Giant viruses discovered in the Arctic

A team of Canadian scientists have discovered “giant viruses” deep in the Arctic. Time is limited because the site is threatened by global warming.

Canadian researchers from the University of Laval, Quebec, have discovered “giant viruses” in the Epishelf Lake (“Epishelf” in English) of Milne Fiord, located about 800 km from the North Pole.

This lake has the particularity of floating above the Arctic Ocean, therefore salt water – denser -, as reported by Slate.

For the moment, the ice maintains the balance by preventing the wind or the waves from mixing the different waters.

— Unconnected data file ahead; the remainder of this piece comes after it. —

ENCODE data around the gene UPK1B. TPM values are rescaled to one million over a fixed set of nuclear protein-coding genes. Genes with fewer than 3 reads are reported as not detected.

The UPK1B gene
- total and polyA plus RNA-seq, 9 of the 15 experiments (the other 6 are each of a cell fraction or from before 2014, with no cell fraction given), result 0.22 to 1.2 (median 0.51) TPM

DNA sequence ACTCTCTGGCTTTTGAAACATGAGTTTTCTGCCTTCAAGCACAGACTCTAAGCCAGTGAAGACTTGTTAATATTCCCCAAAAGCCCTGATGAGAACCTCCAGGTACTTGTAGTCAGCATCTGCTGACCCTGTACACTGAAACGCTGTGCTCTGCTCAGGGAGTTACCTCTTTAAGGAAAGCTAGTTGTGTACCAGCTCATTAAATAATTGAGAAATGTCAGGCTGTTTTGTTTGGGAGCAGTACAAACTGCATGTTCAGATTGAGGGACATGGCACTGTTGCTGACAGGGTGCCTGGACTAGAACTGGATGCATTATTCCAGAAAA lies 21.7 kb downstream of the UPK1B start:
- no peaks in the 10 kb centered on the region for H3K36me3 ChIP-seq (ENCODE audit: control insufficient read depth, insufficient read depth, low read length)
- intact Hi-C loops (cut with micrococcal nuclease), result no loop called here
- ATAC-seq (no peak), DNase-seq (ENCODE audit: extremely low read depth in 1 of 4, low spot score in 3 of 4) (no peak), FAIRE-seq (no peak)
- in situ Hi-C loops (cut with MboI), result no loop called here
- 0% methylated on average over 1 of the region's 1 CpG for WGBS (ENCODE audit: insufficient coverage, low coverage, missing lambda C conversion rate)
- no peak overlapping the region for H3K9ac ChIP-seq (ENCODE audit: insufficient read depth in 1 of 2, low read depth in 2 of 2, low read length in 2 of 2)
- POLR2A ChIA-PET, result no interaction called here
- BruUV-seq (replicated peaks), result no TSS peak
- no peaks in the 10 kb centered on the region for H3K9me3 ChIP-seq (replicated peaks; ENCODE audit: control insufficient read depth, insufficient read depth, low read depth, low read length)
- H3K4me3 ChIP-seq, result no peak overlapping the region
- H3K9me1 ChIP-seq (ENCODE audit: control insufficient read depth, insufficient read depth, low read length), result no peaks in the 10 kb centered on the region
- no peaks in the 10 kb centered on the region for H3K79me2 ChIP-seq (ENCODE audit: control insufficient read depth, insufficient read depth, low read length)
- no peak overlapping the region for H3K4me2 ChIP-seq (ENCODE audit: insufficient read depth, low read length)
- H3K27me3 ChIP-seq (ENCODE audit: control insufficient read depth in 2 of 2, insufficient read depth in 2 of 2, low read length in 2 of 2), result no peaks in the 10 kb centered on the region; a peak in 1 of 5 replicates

The samples and the sequencing of the DNA found in the lake have enabled scientists to identify the viruses and micro-organisms contained in the water.

A site threatened by global warming

In an article published in the journal Applied and Environmental Microbiology on August 25, the scientists reported elements of their research. In particular, they discovered a greater variety of viruses in fresh water.

The “giant viruses” come from the Megaviricetes family, and are larger than some bacteria.

The team said these ‘giant’ viruses infect microscopic algae at the boundary with salt water. However, it did not provide any details on the effects of this phenomenon.

The group continues to conduct research on the atypical site but time is running out. Indeed, rising temperatures could melt the ice that protects the lake’s unique environment.

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